I don’t remember exactly when my mother announced she wasn’t “doing” Christmas or Thanksgiving any more. Probably around the time I went off to my first year of college up in Dallas after we’d all moved to Houston. I do recall her saying that nobody cared. That wasn’t true, because we loved to eat, and there was football on TV. I mean, we cared. It’s just that no one liked the fighting, being together, or cleaning up.
That first Thanksgiving six days after Kennedy was shot was doomed from the beginning.* A bunch of us were watching Cronkite in the student center. When he announced the president had died, my roommate cheered. (A general’s son and Birch Society guy, he used to sleepwalk standing up in bed and throw salutes.) The evening of the assassination, I found myself downtown. How I even got there from the SMU campus is a mystery. I had no car and had never ridden a city bus anywhere in my life. The sidewalks, theaters, and restaurants were packed but quiet. No one chatted, laughed, or cried much. A few days later I got a ride to Houston with two freshmen football players in a brand-new red Pontiac convertible that one of them had gotten as a present from wealthy alums. They drove 80 mph all the way, passing blindly on the hilltops, and dropped me off at home. I think my dad was jealous.
It’s not that we had no traditions. The main one was that family was far away, and when they weren’t, we always went with the old man’s folks in Chestertown on Maryland’s Eastern Shore, ignoring my mother’s more numerous and gregarious relatives in Baltimore for reasons lost in time. In Chestertown, children were a novelty, like puppies, and you never let a dog run wild. Granny baked pies and cookies. Someone cooked a turkey and there were awful casseroles. My aunt brought something made of jello. My father and his brother smoked their pipes, and Granddad never said a word. It wasn’t all that bad I guess, but hell. All this before the age of nine, when the old man’s military career took us away to Germany and everyone disappeared.
Chestertown bears some of the blame. For all my early years as an Air Force brat, the place was always “home,” although we never lived there. They say that home is where you go and no one throws you out, but that’s not true: my uncle literally threw my cousin out into a raging blizzard on Christmas Eve, tossed her suitcase in the snow and cursed her out with mama crying on the stairs, when she told him she wasn’t going on to med school after graduation. And then she stayed away for decades! For my siblings and me, however, there was a mythic quality to the place. The roots we never had, perhaps. That may be why I ended up there in the summer of ’75 after moving from Austin to Maine and going bust as an itinerant metal sculptor because no one wanted giant insects made of welded steel. You probably think I’m making this up.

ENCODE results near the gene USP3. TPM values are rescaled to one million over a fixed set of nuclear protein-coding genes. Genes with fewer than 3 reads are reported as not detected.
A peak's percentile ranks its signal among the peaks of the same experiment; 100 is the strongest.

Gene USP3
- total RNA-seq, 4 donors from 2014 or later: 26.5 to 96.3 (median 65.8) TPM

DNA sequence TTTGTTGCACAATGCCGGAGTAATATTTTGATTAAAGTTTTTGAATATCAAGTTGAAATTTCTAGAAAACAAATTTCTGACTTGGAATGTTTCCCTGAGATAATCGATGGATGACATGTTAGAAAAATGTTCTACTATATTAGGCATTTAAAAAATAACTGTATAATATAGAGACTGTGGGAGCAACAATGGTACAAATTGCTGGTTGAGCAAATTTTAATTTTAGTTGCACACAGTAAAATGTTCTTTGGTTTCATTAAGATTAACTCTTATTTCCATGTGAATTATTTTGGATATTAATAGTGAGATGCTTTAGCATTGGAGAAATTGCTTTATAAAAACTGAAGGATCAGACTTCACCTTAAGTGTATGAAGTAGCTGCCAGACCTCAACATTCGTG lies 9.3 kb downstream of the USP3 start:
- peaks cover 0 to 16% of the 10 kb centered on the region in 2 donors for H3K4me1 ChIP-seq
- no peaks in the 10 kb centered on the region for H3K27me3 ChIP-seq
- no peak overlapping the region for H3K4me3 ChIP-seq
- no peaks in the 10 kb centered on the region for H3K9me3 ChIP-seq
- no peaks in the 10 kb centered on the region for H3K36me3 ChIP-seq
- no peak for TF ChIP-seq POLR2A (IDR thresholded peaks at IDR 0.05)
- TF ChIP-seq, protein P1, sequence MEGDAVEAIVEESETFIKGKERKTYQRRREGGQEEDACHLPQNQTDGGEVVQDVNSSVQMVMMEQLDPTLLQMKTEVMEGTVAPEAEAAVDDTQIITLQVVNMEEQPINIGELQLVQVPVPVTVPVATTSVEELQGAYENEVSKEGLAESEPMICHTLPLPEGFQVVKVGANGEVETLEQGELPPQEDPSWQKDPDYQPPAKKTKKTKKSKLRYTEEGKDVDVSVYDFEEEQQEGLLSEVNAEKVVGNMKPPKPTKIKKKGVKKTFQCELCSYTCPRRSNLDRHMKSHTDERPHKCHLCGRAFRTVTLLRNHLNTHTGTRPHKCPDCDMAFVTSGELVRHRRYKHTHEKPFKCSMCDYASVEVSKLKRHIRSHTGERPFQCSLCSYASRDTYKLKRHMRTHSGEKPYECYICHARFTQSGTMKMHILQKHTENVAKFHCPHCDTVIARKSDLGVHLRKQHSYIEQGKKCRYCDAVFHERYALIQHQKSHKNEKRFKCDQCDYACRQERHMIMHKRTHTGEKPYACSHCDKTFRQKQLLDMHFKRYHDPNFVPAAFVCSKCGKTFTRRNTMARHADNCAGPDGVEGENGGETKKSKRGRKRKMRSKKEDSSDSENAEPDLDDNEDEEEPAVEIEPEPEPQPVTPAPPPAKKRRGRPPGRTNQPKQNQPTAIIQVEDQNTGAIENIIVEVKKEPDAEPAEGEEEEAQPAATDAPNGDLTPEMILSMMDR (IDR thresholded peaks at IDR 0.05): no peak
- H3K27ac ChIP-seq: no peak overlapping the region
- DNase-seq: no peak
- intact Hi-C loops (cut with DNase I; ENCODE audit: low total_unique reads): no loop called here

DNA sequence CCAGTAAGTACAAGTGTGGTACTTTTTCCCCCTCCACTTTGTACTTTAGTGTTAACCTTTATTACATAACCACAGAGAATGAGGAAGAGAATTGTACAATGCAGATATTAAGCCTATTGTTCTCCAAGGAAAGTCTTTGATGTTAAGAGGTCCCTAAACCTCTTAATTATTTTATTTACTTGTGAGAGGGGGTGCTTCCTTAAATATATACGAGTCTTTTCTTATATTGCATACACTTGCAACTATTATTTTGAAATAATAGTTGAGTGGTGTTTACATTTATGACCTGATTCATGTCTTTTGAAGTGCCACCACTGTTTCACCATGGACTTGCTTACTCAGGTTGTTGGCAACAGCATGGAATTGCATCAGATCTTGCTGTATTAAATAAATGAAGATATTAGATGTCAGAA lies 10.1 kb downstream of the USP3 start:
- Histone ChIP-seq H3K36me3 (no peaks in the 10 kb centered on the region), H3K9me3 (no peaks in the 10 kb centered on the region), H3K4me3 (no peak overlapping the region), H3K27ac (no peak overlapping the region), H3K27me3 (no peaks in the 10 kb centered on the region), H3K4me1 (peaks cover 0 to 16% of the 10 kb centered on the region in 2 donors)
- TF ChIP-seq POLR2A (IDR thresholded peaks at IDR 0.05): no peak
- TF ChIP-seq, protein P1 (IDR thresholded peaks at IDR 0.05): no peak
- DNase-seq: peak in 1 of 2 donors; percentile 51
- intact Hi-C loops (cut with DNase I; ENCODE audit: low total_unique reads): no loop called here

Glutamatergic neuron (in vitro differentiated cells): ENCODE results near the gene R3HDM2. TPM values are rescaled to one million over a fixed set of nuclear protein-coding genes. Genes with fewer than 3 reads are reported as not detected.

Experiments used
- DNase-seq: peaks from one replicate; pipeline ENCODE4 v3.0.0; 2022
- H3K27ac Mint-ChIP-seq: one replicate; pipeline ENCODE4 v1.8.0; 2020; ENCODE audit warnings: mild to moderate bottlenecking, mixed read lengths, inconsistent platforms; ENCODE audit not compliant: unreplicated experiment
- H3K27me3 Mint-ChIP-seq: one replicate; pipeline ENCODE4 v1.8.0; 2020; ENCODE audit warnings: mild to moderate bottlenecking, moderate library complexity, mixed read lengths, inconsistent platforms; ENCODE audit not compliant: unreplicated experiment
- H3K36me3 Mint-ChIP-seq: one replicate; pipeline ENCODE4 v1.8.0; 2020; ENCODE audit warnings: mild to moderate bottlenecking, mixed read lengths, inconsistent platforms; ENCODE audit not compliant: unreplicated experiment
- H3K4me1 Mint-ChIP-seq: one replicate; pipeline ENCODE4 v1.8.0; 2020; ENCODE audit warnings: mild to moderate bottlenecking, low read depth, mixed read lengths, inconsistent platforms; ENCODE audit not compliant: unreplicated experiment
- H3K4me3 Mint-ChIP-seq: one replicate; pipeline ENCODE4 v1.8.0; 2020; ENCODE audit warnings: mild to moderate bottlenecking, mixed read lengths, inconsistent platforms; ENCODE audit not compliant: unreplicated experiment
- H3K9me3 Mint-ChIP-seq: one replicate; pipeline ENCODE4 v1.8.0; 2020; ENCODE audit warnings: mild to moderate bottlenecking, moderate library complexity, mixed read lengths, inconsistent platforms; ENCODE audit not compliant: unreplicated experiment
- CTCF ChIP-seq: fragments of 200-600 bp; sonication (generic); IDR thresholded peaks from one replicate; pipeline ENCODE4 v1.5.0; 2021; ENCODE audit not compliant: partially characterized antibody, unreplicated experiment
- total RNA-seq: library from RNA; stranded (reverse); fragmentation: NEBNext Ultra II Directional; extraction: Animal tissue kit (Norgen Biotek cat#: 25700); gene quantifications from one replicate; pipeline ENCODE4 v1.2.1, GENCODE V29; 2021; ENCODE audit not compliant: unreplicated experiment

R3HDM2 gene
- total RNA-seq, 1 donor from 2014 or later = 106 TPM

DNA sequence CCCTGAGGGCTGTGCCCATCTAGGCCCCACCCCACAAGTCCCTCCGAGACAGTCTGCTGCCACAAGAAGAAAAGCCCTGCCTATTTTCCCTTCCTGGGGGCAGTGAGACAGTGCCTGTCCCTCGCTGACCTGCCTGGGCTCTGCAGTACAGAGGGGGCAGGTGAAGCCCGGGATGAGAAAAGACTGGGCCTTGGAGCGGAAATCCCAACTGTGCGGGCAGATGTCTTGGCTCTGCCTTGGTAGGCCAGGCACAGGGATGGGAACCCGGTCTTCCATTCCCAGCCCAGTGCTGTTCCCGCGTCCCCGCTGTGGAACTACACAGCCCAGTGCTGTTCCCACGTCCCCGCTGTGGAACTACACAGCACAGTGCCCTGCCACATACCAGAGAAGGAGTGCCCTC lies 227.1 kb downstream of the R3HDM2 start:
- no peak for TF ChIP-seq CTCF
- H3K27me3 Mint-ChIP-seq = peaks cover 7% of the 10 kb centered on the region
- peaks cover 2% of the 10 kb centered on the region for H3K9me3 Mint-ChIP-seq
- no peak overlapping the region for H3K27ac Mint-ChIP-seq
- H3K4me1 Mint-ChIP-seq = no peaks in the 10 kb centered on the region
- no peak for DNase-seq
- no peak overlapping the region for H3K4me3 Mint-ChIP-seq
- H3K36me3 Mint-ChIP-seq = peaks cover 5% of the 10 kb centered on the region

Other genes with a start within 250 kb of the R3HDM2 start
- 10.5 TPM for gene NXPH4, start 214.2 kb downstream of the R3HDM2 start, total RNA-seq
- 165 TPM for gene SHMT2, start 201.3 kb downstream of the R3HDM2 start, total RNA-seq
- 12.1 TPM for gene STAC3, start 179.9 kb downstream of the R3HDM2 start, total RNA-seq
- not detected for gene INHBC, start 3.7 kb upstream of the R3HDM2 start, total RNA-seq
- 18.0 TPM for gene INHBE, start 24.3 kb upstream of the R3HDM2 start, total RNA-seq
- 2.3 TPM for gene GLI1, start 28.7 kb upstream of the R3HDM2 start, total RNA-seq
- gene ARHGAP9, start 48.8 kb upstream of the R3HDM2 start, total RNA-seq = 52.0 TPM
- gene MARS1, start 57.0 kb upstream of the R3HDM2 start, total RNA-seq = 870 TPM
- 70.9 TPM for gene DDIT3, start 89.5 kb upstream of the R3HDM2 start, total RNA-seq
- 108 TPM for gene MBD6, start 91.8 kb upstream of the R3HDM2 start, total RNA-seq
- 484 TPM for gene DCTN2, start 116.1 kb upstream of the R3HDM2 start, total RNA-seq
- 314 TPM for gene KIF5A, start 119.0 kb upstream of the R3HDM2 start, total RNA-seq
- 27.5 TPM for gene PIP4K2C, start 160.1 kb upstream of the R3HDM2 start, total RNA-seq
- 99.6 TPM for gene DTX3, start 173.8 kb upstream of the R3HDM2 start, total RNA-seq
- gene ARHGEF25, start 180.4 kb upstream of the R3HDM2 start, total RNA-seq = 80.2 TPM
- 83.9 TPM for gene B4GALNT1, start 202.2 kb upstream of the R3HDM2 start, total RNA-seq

At any rate, the next twenty-five years were something of a miracle. The Eastern Shore was still unspoiled, hardly a condo or marina to be seen. There were ruins of old colonial mansions standing in the cornfields. You could rent waterfront farms for almost nothing. It was there I met the love of my life, and we had more adventures, friends, and glory days than most people ever see. An astonishing time of richness and opportunity. What never changed, however, was the dreaded holiday.
Aside from a few memorable and outrageous local celebrations with other folks’ extended families, it was often cold and lonely in November. My wife’s family lived in Iowa, mine in Arizona. Thanksgiving in Des Moines would probably have been sentimental and endearing, but there was never time to make the trip. Most of our friends had family nearby to visit. What we usually did was get away: a cabin on the Skyline Drive, a motel at Assateague, a Chinese restaurant in D.C., our first ever Grateful Dead concert, whatever we could find. It’s been the same in Taos. We’ve had our share of get-togethers, but usually we buy ourselves some fancy food to eat at home or go to restaurants. We’ve travelled when we can, but even that can set you up for danger to your psychic health unless you’re vigilant.
The culture, see, it shouts. You’d have to go to Mars.
* That may have been the the first and last time I came home for Thanksgiving after going off to school! SMU in Dallas first, then UT-Austin next year and forever more…
Thanks for the memories!
Thank you for having the courage to tell the truth about Thanksgiving, the worst mandatory holiday on the … wait … is that a twelve-string 335???
You’re welcome, and why, certainly!